Alumni Stories - Susanne Wawra

According to my mother, I said 'I want to paint'. I can’t remember saying this, but I know well that I was happiest when painting and drawing.

Name: Susanne Wawra        

Current Career: Visual Art

Graduation Year: 2016

Discipline: Painting

Location: Dublin

We caught up with NCAD graduate and artist Susanne Wawra, to chat about some of the highlights of her career since graduating.
What career path did you want to follow as a child?

According to my mother, I said 'I want to paint'. I can’t remember saying this, but I know well that I was happiest when painting and drawing.

Why did you decide to study at National College of Art & Design?

After receiving a Masters in English and Communication and Media at Leipzig University (Germany), I moved to Dublin for a job in 2007, like so many European graduates. A few years in a corporate career showed me that it wasn’t for me; something was missing.

I took some CEAD evening classes. It was absolute bliss and I felt nourished by the experience. My tutors advised me to consider a full-time degree, but initially, I thought I was too old (I ended up starting the painting degree at the age of 33). But after that first taste in CEAD, all excuses failed me. I found myself completing the NCAD portfolio brief to test the waters, and that was that. I only applied to NCAD because I fell in love with the place.

How did you develop your career towards your current job / practice?

I had the immense luck of winning the Talbot Gallery and Studios' Most Promising Graduate Award 2016. I received a one-year studio residency in Dublin City Centre, in a fantastic artists' space with very engaged and dedicated artists at different stages in their career. Having this studio was key in everything that has happened since.

Some highlights of my career include showing in ‘A Vague Anxiety’, curated by Seán Kissane at IMMA (2019), presenting at the VAI GetTogether, exhibiting at The LAB, TULCA and Luan Gallery Athlone (2018), getting listed in The Irish Times '50 People To Watch in 2017', as well as working with the Olivier Cornet Gallery (ongoing).

Developing my art career has been, and continues to be, a split between reaching in and reaching out. Reaching in involves the excessive making of work, experimenting, and immersing myself in art. Reaching out involves applications to open calls, inviting curators to studio visits, visiting VAI events and workshops, teaching art, as well as engaging with the German Academic field in Ireland.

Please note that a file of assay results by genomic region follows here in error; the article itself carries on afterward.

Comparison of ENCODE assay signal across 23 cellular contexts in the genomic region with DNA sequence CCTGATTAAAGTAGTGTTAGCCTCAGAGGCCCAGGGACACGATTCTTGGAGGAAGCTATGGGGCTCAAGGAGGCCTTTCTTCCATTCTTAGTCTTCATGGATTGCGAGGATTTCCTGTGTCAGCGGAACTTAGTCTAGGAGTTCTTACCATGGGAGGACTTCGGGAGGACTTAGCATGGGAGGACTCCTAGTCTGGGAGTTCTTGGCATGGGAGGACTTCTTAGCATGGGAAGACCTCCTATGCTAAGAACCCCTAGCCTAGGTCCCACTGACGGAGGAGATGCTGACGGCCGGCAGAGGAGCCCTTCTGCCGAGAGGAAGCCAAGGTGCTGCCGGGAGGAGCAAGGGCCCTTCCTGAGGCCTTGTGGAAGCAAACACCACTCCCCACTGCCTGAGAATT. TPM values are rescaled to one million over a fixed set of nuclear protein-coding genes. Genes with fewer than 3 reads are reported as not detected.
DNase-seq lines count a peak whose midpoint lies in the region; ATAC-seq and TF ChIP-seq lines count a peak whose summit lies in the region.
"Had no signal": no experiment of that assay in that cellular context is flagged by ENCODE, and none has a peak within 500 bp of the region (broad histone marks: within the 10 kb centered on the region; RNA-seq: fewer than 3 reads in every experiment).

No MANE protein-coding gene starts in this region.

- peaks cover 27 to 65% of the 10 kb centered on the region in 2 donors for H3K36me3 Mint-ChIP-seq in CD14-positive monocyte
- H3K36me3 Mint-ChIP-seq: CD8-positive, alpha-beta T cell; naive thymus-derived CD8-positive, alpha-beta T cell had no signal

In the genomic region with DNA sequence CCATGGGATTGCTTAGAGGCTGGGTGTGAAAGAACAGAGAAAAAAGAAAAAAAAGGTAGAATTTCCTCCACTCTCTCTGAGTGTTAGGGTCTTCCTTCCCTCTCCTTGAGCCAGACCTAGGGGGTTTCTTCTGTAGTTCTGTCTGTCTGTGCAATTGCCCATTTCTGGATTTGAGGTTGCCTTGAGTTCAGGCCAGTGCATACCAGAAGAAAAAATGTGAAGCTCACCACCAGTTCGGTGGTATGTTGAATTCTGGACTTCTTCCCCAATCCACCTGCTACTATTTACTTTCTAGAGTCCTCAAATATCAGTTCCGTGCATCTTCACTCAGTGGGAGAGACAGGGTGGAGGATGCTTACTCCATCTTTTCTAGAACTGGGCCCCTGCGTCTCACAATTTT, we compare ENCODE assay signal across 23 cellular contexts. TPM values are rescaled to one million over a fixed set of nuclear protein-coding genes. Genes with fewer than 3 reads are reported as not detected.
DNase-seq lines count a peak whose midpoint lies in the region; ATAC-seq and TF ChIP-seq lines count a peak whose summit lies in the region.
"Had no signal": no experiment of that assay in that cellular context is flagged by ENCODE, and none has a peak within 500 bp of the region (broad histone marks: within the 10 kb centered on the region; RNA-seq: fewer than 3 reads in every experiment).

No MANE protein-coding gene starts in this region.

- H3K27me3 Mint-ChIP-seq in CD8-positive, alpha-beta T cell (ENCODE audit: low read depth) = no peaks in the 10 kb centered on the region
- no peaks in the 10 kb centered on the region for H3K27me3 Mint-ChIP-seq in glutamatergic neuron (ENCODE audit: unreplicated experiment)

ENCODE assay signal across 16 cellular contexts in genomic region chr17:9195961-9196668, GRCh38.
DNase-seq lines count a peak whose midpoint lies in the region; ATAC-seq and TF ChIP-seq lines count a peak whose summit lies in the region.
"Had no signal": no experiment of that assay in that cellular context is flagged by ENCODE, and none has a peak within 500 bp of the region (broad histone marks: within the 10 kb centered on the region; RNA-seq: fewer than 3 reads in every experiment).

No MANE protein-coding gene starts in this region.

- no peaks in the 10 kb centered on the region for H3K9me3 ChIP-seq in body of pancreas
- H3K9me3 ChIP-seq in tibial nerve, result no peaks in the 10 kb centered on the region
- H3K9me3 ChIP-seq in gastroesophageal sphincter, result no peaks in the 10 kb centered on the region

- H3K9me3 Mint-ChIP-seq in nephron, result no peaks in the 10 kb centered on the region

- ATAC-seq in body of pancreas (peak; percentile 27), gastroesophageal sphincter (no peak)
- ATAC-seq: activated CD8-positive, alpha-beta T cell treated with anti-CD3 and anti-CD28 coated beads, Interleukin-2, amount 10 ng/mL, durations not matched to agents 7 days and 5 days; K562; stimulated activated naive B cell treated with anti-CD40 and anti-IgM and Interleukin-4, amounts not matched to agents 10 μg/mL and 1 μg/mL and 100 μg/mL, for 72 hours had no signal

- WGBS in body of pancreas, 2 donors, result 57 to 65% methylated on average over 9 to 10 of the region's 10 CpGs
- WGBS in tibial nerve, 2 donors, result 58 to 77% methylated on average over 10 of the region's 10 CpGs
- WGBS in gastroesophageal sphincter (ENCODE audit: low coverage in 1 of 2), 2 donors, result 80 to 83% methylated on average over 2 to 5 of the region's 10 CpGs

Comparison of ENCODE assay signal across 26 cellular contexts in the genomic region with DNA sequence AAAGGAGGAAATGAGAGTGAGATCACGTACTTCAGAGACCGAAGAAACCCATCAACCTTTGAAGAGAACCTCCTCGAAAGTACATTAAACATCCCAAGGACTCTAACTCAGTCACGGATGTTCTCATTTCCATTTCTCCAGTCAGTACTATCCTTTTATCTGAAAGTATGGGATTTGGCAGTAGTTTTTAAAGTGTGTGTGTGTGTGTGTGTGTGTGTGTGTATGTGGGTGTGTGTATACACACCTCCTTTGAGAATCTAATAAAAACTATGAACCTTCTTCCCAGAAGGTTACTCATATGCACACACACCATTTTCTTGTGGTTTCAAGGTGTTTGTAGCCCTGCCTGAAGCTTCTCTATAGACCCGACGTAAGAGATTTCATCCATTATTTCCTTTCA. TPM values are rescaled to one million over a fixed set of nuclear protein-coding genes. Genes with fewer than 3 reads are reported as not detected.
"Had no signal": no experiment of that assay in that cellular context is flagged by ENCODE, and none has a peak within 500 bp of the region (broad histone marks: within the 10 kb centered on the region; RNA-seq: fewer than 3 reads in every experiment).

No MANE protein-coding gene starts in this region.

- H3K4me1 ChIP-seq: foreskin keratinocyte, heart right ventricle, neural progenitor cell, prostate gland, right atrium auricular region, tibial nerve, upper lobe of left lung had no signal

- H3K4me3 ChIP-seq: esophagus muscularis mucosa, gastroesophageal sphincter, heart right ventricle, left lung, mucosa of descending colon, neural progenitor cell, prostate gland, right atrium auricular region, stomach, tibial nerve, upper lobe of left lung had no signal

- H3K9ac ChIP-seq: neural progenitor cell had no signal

What is the one experience – during your time at NCAD – that has informed you most in your career / work to date?

I can’t say it was one experience, but for me, there was one mentor, Susan MacWilliam who hugely influenced me, providing professional practice seminars, and was my main studio tutor in third year. Susan has been pivotal in helping me to learn the questions I need to ask to develop and advance my work.

Having the privilege to learn from professional artists is the most beneficial aspect of the Fine Art programmes at NCAD. In my experience, there is a lot of learning and teaching, giving and receiving, in the field of art.

If you were chatting with current NCAD students today, what is the one piece of advice you would offer?

At the core is finding and exploring your interest, even if it is just an inkling, something that arrests and frees you at the same time - challenges you. It might be messy, unclear and frustrating at times, but that is part of the process. Self-doubt is normal and helpful.

Put yourself out there, submit to zines and shows. Be an artist from day one, instead of thinking you’ll become one, one day.

Given the global turmoil and change, accelerated by the COVID-19 pandemic, what – in your opinion – are the opportunities for those in creative industries?

In these times, the first opportunity we are given is that we are all pushed to rethink, reframe and re-understand our practice and perspective.

We are able to engage with wider audiences and address crucial topics in our contemporary experience online. You can make your mark, just don’t forget the pen on paper, being a body in a real space.

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